Update: the publishing error was fixed in Sitecore CMS 6.4.1 rev.110928 (6.4.1 Update-4). Fear not the publish – fire at will.

Using Fiddler2 and jsbeautifier to debug minified javascript

You’ve deployed to production, everything is tested. You’re quietly confident your AM and the client will be hitting the publish button on the content, high-fiving with gusto and heading downtown for Martini’s while you trudge to the bus stop in the rain. But no. Ten minutes after you send the email, alarms start ringing – “the compact search isn’t displaying in IE!”. That’s the compact, front-and-centre most highly used feature of home page and gateway to the gazillions in sales we receive every hour, search. And that’s IE, the browser (still?!) with the highest god-damned user base. OK, time to investigate.

The compact search is an ajax-driven form that is displayed on page load, so you’re 99% sure the problem is JavaScript. Firing up IE, you hit F12 to launch the developer console, hit the script tab and start debugging. Refresh.

IE9 JavaScript Error - SCRIPT16385 Not implemented

Oh great. 3rd Party Library. Minified. It’ll be a breeze making sense of that code … <Insert more blasphemy here>.

JavaScript Error Code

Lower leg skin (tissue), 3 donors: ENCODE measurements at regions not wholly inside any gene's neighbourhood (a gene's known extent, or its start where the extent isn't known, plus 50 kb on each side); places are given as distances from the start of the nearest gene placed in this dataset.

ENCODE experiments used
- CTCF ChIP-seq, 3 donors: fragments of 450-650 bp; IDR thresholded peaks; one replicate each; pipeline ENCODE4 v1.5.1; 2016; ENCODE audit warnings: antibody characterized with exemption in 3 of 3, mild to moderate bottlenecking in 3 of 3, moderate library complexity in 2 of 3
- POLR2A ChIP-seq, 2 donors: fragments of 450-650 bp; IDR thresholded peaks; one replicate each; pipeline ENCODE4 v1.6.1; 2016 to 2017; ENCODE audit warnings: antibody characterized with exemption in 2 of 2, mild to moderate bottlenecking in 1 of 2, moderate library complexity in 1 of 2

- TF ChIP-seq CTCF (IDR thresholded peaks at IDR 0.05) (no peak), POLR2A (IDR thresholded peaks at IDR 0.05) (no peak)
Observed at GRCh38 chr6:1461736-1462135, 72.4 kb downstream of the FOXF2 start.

But there is light in this tunnel.. just down aways.

Open up Fiddler, says Tony. I’ll show you a trick. Refresh the page. Woila, there’s all the files the browser requested for that page, include the culprit, Modernizr. Now, generally speaking there’s nothing special there – nothing that standard browser developer tools don’t give you. But look a little deeper, and we can do some fancy stuff.

  1. Here is our Modernizr include file
  2. Here is the file output – notice it is Gzipped and encoded, hit the button to convert this stuff: Gzipped code, into your actual minified JavaScript code.
  3. Next let’s look at AutoResponder, home of aforementioned fancy stuff. Hit that tab and let’s have a look.

Fiddler Output

So now that you’ve found your javascript file, decoded it and moved over to the AutoResponder tab, drag that file from the list over into the AutoResponder window. You’ll end up with something like this:

Fiddler AutoResponder 1

OK, so look at that… instead of loading the js file from the server now, Fiddler is going to intercept the request and serve this version of the file. Let’s just right-click that sucker and select Edit Response. That’ll give us this window: